Obvious, right? Not so fast. Too often, I find myself thinking (or even worse, saying out loud), "Don't cry. It's nothing to cry about." Every time I do, though, I think back to one of my very earliest memories. When I was 3 or 4, I lost my favorite blanket at a high school football game. I remember it dropping through the bleachers and falling to the ground below. Somehow it disappeared by the time we got down to look for it (note to blanket thief circa 1985: I know you're still out there). I was devastated and couldn't sleep that night. I remember my mom sitting up with me, comforting me and going so far as to cut the trim off another blanket to replicate as closely as possible my lost treasure. Sure, thinking about it now I realize part of her motivation had to be to do whatever it took to get me to sleep, but she didn't allow me to feel her frustration, nor did she attempt to minimize my sense of loss. All I felt was validation that my feelings were real and important. By validating and attempting to understand our children's feelings, rather than dismissing them as childish, we teach them to understand better their emotions, and ultimately, become more empathetic individuals.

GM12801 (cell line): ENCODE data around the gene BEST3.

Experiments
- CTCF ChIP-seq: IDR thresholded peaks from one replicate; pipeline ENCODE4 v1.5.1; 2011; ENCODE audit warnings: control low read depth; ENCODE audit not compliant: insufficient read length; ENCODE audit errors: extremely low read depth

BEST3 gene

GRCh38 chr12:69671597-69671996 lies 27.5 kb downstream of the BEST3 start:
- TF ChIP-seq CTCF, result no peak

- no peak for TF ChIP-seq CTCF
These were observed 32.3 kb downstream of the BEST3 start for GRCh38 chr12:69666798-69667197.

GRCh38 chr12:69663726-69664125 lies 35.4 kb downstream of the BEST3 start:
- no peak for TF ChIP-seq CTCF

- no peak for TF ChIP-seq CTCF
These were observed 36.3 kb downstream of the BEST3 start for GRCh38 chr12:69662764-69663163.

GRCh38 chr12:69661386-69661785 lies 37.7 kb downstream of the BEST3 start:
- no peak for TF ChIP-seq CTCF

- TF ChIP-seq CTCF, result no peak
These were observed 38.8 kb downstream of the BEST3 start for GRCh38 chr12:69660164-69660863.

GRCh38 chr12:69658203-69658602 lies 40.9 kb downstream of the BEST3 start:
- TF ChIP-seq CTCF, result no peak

3. Pick Your Battles

Trying to impose order and regimen on 2- and 3-year-olds is like trying to herd cats. The only behaviors that have to be stopped swiftly in children that young are ones that could cause physical harm to themselves or others. Otherwise, there is no need to dig your heels in and draw red lines for behaviors and arguments that are relatively unimportant in the grander scheme. For example, when our 3-year-old refused to wear anything but shorts and t-shirts when it was cold outside, my wife and I fought it for a couple days, which led to general unhappiness for everyone. Finally, we asked ourselves, does this really matter? After all, we live in Florida. And thinking longer term, you don't see a lot of adults that refuse to wear long pants or stand up in their chair when they eat dinner or do any of the host of annoying little things 3-year-olds routinely do. Bottom line: don't discipline just for the sake of disciplining.

4. Use Your Imagination